10. 10. accommodation, the costs associated with study, the attractiveness of the place of study, the options for sports, cultural and other activities and also thestanding of the faculty or the university among other institutions. In addition toproviding information to the public and prospective students, assessments of qualityaim to increase competition among universities through their output so that – as inthe worlds advanced economies – prospective students are guided not only by thegeographical proximity of a university but also the quality of the education that itprovides. We expect that the importance of quality factors will increase hand in handwith the complexity and the technical and intellectual demands of the Slovakeconomy. The second common characteristic of assessments is that although they usedifferent numbers of criteria, there is nearly always a relatively small number ofgroups of criteria that reflect the institutions performance in research and educationand related parameters, perspectives on the institution from within (students and theacademic community) and also from outside (e.g. employers, or even the schoolsown graduates). Another very important characteristic of ranking is that every such assessmentmust always be looked at in terms of the criteria that it uses. In other words, everyranking corresponds only to the criteria that are chosen and used. In addition everycompiler (but also every reader) may consider (and then also makes) certainindicators significantly more important than others (e.g. research performance isgiven a higher value than, say, the number of students per teacher) and maytherefore give them a different weighting, which can in turn make a fundamentaldifference in the ranking of the faculties and universities in "his or her" resultingtable. For this reason ranking provides an image of the university and its statusalongside other universities entirely in terms of the selected indicators. For thisreason also, everyone involved in creating ranking tries to choose a range of criteriaand indicators that will be relevant to the broadest possible group of recipients. A number of universities insist that this form of comparison has limitedsignificance because every university is unique and special in some way, or has itsown specific characteristics. We can agree with the claims of uniqueness to someextent. However, if there are, for example, 4 faculties of law, 5 faculties ofphilosophy or 3 faculties of medicine, providing the same degree for the same form 9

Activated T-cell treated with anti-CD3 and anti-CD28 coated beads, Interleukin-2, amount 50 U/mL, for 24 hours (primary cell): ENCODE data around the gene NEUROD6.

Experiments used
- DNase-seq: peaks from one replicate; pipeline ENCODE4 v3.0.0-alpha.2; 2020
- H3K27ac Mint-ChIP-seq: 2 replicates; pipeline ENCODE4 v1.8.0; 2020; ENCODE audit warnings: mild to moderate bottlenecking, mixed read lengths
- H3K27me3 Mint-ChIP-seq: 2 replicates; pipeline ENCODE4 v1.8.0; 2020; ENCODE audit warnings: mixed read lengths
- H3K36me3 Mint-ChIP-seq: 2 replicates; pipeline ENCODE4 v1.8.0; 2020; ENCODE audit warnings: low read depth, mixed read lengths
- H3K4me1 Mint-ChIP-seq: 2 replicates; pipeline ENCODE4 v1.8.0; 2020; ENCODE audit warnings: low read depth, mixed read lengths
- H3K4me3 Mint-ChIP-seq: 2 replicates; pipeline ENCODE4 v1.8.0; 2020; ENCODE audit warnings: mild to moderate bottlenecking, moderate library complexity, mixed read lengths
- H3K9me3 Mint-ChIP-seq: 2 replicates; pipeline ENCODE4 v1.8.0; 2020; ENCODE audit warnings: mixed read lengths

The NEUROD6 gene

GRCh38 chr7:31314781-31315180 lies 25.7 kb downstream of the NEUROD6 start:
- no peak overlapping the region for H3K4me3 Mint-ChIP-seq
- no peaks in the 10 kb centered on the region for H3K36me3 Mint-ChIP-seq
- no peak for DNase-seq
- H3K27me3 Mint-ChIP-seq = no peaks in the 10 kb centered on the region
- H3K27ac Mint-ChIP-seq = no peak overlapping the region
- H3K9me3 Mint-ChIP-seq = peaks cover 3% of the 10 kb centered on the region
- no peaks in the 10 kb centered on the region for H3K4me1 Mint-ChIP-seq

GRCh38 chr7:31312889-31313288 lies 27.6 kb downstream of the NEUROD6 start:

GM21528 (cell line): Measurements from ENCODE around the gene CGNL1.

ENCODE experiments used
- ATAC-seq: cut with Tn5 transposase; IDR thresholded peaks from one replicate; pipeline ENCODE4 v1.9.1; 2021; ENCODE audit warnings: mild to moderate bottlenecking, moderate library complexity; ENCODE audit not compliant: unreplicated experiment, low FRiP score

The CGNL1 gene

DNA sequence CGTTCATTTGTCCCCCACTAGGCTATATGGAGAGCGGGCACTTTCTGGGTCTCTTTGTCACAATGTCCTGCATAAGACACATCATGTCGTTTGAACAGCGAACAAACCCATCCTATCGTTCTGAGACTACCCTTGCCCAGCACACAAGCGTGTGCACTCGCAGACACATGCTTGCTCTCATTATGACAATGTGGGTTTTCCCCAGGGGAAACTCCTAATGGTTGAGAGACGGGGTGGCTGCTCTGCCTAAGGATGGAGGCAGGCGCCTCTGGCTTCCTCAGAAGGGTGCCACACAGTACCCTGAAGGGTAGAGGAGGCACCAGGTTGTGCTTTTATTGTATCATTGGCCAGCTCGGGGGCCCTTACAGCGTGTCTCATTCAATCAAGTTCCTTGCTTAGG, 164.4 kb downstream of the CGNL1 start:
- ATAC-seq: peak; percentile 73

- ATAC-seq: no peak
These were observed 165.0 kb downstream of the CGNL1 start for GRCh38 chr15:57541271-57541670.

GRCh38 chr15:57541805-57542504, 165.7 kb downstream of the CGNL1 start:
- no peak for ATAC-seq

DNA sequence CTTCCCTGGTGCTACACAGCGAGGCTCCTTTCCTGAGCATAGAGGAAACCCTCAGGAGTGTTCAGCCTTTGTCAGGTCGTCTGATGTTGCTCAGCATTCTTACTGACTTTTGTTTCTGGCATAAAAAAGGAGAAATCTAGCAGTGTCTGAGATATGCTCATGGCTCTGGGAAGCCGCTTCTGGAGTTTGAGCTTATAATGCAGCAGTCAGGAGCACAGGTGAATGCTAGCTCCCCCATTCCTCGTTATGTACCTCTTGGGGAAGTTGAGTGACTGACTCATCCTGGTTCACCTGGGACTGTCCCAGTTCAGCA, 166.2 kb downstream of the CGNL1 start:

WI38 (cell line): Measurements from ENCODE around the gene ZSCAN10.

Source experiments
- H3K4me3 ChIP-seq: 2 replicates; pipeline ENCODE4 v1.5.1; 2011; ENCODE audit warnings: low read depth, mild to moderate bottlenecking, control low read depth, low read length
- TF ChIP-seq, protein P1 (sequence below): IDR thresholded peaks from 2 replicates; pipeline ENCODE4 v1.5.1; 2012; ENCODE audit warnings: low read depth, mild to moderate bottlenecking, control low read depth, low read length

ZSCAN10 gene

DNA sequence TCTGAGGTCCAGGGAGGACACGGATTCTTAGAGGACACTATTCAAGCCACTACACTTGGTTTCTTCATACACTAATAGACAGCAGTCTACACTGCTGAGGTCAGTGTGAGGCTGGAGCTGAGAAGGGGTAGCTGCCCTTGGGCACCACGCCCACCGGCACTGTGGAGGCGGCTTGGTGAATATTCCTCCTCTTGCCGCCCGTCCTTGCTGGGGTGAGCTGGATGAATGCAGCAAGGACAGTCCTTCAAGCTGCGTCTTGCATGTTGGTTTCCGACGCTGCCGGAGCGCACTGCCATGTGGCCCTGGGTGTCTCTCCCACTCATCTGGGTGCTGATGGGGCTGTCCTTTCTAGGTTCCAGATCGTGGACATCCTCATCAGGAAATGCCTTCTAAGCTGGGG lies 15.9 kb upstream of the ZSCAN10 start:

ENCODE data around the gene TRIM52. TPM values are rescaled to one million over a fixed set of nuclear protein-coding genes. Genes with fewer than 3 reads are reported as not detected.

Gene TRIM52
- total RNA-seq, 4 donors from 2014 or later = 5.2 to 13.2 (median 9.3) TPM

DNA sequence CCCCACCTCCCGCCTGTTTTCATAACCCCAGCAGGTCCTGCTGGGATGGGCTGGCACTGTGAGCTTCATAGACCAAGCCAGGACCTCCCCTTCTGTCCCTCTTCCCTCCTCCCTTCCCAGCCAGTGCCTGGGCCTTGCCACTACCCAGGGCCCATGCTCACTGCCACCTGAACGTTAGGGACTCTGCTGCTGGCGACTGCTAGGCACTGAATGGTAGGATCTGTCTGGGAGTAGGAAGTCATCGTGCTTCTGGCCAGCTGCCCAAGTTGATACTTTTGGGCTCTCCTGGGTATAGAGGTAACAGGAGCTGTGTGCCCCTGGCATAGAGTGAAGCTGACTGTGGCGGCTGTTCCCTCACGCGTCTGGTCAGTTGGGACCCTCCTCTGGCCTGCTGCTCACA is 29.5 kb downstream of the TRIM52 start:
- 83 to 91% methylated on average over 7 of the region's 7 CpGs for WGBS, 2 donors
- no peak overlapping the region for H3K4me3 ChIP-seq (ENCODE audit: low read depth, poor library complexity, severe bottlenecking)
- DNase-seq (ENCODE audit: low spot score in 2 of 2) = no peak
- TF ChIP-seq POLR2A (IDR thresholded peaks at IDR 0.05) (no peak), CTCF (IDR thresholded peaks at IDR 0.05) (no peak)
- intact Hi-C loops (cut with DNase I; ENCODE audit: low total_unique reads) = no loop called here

11. 11. of higher education, it seems natural that we should ask which of them is the best in their group. This issue has given rise to other common arguments against ranking, that itis not possible to compare the incomparable, such as universities with 13 differentfaculties and a highly focused institution which is not even divided into faculties. Thisobjection is acceptable. There is, however, a reasonable solution to this problem.Since 1963, the OECD countries (the Organization for Economic Cooperation andDevelopment) have categorized systems of subjects in science and technologyaccording to the Frascati Manual6, whose current version dating from 20027 dividessuch subjects into 6 groups:a) natural sciences,b) engineering and technology,c) medical sciences,d) agricultural sciences,e) social sciences,f) humanities.From 1 June 2005 this division will be included in Slovak law8, i.e. also in the Slovakresearch community.9 After the introduction of such a division into the ranking, it is clear thattheological faculties will not be compared with medical faculties or technicallyoriented faculties with social science faculties. It will be possible to compare facultieswith the same scientific orientation side by side. Prospective students will thus beable to determine which is the best faculty providing education in their area ofinterest. The quality of a university is also determined by the quality of its faculties(apart from the University of Veterinary Medicine and the Academy of Fine Arts,which have no faculties and are therefore assessed as a whole). It is therefore quitenatural that the final ranking of universities depends on the quality of its6 The authorship of this manual is quite often attributed incorrectly. Because the first meeting of OECD experts inthis matter took place in 1963 in the Italian village of Frascati, the work that was created there was called theManual from Frascati or The Frascati Manual.7 Frascati Manual, 6th Edition, OECD 2002, Paris, p. 67.8 Act no. 172/2005 Coll. on the organisation of state support for research and development and additions to Actno. 575/2001 Coll. on the organisation of government activities and the organisation of the central stateadministration as amended.9 A more detailed breakdown is given in the International Standard Classification of Education (ISCED) 1997,UNESCO, November 1997. 10